Up until last week, I was doing mostly floor nursing with the other nursing staff. I’ve worked with almost all of the RNs that work at this hospital, and many of the LPNs and PCAs as well. I enjoy building relationships with them, working with them assisting residents who require 2 people to care for them at once, and chatting about many things during moments of free time on our shifts. Some days are extremely busy, but some days are very slow. Largely, it depends on whether or not we have inpatients (we have beds for up to 4), and how many ER patients there are, and how acutely ill all the patients are. I also enjoy building relationships with our LTC residents (one of them told me last week that she loves me!), and our patients. There are a few patients I’ve been able to get to know fairly well, because they’re here regularly, or for a longer time, or both. Sometimes it seems that one of the most healing things I can do for them is just to chat with them for a while, listen, get them a warm blanket or a cookie. I know I’ve made a connection when, the next time I go in their room for something, they light up when they see it’s me. It makes me feel wonderful, and it’s the main reason I’m in nursing school.

[Update: I wrote this journal entry a few weeks ago. I’ve been doing the infection control project for the last few weeks, which includes doing education sessions for the staff, revising and improving the education program as I go, and updating the infection control manuals. And random other stuff related to infection control. I actually only have 5 shifts left of floor nursing: tomorrow and Monday, to help out a nurse coming off orientation, and the long weekend, because they expect it to be busier and want an extra pair of hands. The rest of the time, I’ll be finishing up all this infection control stuff, then going through all the supplies in the hospital, especially the storage room and the ER, and restocking, reordering, and getting rid of expired stuff.]

Religion and Missions in Guatemala

I had a good conversation with 3 other students in our group on the bus on the way back to campus after wandering around in the market, near the beginning of our trip. We talked about the different religions present in Guatemala, and Christian missionaries’ approach to them.

The first thing to establish is an idea of what religions are present here. If I didn’t have any knowledge of the culture and history of Guatemalans, my first impression after arriving here would be that Christianity is huge. In Spanish-speaking countries, each town has a central plaza or park. In the places or honour bordering it are 4 important institutions: the palace, representing the King, the building where the federal, provincial, and municipal government offices are, the cathedral, and the commercial district. The buses and other vehicles, and signs along the road have messages like “If God is for us, who can be against us?”, “God is love”, and “Jesus is my friend”. Crosses and crucifixes are everywhere, with crucifixes predominating.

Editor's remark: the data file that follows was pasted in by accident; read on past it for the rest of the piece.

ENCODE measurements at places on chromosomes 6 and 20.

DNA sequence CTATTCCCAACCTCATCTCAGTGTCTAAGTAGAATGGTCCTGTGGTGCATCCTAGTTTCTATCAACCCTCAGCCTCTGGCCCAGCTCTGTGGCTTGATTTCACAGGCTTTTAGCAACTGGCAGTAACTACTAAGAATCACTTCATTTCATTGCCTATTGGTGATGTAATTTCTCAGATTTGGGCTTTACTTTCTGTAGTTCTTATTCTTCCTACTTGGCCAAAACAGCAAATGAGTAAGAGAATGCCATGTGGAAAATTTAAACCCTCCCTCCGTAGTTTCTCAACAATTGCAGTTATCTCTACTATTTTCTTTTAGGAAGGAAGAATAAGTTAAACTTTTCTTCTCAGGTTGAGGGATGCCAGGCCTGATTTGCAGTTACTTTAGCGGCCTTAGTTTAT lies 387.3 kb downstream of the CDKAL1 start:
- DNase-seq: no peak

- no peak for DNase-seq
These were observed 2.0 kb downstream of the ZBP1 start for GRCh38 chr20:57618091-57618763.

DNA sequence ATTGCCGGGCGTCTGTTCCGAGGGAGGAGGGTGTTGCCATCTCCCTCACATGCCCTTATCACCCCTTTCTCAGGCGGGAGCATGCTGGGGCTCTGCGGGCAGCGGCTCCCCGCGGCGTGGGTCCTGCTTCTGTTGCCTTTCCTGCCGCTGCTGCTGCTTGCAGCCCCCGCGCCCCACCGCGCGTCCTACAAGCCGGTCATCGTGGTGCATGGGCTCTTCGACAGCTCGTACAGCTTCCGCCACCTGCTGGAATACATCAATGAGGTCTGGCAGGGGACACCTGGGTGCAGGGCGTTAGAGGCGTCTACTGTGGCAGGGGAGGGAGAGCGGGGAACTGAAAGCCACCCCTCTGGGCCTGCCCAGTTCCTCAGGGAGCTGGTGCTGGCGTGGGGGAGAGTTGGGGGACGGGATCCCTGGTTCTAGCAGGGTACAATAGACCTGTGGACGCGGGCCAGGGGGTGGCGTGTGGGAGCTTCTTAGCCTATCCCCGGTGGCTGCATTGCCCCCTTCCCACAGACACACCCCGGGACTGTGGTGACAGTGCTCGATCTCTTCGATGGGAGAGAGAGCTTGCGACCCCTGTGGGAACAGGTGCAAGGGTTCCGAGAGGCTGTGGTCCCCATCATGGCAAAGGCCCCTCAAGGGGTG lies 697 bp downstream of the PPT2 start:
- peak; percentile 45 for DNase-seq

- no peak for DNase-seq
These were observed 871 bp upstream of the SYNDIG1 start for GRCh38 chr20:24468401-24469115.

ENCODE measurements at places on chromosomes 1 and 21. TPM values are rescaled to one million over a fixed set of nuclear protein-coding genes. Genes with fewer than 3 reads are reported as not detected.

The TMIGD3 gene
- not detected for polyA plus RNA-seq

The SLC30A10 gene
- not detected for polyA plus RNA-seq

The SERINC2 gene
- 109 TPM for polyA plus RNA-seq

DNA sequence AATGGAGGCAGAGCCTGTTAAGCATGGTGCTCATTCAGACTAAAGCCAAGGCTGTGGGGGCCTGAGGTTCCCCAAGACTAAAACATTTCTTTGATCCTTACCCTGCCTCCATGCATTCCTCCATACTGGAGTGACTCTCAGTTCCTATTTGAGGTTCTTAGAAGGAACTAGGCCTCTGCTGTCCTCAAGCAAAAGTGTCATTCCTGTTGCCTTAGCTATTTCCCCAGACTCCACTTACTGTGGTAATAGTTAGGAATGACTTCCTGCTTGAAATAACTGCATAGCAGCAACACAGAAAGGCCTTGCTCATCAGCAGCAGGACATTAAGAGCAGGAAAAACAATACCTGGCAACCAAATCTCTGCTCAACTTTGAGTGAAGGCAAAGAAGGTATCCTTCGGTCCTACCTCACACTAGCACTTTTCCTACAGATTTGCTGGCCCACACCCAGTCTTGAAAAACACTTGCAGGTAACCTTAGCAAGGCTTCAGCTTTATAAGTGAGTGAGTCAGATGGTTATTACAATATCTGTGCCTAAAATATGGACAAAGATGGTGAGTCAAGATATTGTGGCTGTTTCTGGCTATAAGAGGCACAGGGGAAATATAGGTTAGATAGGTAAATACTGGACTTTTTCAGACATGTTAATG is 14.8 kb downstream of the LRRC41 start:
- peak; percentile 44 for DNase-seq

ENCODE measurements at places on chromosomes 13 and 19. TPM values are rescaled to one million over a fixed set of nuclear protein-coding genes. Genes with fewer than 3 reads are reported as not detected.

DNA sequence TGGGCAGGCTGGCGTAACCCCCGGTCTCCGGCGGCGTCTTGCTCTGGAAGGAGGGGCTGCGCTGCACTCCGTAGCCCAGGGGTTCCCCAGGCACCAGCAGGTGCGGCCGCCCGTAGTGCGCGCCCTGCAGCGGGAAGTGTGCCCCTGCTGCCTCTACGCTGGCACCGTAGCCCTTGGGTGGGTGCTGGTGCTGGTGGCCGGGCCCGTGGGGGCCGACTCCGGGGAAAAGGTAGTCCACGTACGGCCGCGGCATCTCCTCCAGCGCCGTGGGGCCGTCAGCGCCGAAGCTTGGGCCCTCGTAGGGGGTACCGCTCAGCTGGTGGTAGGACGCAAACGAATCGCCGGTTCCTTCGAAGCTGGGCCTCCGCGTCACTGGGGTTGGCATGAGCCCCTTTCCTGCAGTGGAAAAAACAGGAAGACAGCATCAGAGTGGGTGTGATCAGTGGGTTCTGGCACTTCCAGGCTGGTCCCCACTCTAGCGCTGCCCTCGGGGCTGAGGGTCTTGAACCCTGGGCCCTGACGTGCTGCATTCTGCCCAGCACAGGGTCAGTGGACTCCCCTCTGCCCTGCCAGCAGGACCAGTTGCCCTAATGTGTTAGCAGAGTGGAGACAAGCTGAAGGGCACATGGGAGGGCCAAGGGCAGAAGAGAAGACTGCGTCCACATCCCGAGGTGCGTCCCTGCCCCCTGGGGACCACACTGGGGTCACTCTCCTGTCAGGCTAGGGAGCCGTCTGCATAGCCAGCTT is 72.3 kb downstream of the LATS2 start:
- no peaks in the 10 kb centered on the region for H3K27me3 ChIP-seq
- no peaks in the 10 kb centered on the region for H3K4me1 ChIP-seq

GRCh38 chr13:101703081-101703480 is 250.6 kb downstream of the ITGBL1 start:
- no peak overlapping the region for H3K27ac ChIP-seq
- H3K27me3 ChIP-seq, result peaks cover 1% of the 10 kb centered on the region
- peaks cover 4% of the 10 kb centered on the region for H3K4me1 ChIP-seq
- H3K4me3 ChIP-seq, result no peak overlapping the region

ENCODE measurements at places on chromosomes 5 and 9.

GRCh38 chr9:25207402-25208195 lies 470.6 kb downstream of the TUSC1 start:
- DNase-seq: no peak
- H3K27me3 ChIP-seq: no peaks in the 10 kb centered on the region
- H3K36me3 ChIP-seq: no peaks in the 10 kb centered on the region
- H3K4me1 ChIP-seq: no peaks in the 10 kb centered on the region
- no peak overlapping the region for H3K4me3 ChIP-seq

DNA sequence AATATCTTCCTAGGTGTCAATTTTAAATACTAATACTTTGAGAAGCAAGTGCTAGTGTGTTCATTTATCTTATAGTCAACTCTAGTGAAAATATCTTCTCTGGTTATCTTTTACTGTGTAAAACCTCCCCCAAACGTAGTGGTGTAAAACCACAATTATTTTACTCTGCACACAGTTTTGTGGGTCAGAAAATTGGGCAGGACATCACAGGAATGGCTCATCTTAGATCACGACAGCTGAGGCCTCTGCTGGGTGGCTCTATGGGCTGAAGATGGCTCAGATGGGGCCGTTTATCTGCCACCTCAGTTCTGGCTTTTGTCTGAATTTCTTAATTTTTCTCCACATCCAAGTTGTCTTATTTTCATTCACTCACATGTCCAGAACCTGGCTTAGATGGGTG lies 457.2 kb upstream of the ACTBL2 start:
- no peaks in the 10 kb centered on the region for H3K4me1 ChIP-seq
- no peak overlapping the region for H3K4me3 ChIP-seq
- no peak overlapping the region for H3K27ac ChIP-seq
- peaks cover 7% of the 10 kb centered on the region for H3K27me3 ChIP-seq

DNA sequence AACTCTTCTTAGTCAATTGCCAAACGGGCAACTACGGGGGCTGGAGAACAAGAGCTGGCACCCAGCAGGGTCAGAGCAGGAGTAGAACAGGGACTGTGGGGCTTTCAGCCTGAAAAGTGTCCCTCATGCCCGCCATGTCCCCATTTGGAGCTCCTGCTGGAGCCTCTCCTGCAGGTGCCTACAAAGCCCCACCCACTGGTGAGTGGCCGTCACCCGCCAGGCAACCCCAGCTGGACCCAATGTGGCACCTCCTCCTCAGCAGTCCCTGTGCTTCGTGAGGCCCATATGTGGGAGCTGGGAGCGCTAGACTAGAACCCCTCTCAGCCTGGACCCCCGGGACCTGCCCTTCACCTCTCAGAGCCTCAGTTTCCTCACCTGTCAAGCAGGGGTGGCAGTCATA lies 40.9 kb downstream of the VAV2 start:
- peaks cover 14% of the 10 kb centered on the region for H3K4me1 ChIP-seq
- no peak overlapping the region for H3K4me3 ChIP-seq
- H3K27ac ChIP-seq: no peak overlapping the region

Here is the gist of the very limited knowledge of religion in Guatemala. There are 3 main religious influences: traditional Mayan religions, Catholicism, and a small but growing Protestant Evangelical movement.

The traditional Mayan religions are very intertwined with other aspects of life. It’s not just a religion, it’s a bit part of their culture. The result of this is that even those who are Christians often still practice aspects of the Mayan religions in other areas of life. (Kind of reminds me of someone I met here in Bella Bella who is both Jewish and Atheist. He explained that he is Jewish by culture, but not by faith.) The mix of Mayan religions and Christianity, specifically Catholicism, also dates back to when the missionaries first came to Guatemala. Instead of proposing Christianity/Catholicism as something completely different from their religion, the missionaries found similarities between the two, and used them as a starting point for explaining the Christian faith – an approach of “You’re on the right track, but let us explain this concept even more to you” rather than “You’re completely wrong about everything. Here’s the truth”. While this can be an effective and positive way of explaining Christianity to people (Paul used it too! See Acts 17:16-34), it didn’t work out so well in this case. The result is that there is a mix of Mayan religious beliefs and practices and Catholicism. In Catholic churches, you can find altars to gods of the Mayan religions. Some people intentionally mix the two by coming to Catholic churches and paying lip service to the same, but their attitude is that Catholicism has been forced on them by outsiders, and they rebel by secretly still believing in and practising Mayan religions.